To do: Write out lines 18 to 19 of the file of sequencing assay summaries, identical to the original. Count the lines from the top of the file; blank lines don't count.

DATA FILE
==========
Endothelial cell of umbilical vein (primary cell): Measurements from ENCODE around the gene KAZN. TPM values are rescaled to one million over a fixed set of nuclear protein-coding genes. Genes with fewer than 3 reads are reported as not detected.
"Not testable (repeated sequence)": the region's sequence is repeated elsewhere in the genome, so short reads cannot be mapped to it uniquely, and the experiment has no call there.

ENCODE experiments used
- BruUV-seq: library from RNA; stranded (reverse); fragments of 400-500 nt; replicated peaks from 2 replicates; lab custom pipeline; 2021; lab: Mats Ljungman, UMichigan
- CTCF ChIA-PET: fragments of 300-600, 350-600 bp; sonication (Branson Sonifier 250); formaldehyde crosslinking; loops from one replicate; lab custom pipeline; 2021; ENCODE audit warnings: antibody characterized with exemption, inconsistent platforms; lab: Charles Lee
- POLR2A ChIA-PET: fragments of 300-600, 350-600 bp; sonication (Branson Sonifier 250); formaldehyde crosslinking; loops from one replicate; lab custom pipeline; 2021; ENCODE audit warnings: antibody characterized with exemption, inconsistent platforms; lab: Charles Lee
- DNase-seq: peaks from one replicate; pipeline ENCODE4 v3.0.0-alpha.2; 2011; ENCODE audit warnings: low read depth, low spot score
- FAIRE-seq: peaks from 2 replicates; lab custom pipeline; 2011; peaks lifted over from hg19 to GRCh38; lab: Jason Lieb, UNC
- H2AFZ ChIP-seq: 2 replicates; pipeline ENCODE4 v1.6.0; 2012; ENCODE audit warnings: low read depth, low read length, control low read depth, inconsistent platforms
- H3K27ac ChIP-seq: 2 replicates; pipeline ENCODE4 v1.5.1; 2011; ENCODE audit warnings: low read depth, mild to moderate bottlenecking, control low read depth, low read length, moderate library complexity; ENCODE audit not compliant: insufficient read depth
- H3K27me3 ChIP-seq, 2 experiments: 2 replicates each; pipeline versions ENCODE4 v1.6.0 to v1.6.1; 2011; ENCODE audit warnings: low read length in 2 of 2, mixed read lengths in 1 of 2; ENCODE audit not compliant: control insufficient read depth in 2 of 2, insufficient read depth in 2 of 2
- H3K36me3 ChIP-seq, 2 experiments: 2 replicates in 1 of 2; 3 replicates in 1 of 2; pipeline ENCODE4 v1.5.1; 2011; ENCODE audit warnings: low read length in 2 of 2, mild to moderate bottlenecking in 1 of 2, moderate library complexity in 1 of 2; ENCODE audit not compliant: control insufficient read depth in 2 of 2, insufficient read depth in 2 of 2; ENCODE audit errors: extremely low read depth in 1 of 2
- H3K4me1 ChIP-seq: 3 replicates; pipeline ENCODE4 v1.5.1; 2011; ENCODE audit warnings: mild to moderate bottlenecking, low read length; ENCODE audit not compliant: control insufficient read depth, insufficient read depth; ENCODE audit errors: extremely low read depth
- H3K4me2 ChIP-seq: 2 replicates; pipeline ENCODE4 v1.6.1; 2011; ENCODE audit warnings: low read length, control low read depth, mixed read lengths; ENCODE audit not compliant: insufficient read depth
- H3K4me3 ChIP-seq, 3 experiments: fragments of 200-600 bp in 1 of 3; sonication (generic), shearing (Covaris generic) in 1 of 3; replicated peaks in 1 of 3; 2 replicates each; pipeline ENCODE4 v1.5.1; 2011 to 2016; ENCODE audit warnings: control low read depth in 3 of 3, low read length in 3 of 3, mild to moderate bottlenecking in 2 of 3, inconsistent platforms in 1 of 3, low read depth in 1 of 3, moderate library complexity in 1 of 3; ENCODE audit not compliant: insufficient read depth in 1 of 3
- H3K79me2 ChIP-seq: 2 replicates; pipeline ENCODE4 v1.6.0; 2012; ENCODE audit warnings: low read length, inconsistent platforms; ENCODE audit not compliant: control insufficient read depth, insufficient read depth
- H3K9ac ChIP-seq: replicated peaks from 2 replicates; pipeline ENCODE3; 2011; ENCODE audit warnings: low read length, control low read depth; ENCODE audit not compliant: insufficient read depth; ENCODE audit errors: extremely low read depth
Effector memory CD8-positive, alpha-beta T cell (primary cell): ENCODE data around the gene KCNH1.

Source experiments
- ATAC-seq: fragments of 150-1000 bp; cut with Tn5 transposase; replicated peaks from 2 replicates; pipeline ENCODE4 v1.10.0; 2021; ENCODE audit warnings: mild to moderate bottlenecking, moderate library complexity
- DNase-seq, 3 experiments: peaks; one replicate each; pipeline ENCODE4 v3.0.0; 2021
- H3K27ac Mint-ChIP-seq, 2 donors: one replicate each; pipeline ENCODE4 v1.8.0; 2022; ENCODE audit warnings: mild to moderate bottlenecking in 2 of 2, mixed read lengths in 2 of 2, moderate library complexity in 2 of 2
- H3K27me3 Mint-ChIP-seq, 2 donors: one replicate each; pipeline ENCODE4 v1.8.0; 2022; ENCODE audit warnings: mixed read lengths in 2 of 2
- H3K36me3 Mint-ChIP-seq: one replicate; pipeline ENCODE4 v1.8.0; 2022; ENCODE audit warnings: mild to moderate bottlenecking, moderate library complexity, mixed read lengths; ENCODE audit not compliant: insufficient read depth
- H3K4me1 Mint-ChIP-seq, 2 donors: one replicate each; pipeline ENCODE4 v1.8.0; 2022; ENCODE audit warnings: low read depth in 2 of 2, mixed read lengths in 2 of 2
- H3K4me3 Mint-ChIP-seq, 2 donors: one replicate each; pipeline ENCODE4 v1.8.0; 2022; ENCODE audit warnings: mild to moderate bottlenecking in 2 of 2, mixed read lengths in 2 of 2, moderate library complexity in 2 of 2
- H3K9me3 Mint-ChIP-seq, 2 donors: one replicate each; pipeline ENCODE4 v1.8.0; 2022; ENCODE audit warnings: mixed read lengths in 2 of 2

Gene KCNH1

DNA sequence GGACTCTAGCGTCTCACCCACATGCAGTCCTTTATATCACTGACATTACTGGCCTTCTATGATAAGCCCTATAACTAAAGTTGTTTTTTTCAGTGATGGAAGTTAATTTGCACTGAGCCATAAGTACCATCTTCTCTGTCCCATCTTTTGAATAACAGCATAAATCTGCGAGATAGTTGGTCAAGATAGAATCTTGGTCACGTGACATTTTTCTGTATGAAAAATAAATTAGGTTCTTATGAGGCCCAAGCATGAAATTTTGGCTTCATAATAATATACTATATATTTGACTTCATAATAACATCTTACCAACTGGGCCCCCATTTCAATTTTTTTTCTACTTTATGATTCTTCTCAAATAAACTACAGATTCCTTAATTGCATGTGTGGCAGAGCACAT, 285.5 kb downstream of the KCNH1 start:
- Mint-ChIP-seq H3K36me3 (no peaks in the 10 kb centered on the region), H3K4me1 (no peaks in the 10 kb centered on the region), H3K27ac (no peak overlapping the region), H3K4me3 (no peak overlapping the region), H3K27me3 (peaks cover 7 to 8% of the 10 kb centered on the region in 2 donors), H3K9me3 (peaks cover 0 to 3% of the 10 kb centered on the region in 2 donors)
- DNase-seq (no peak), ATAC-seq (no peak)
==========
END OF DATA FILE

Effector memory CD8-positive, alpha-beta T cell (primary cell): ENCODE data around the gene KCNH1.

Source experiments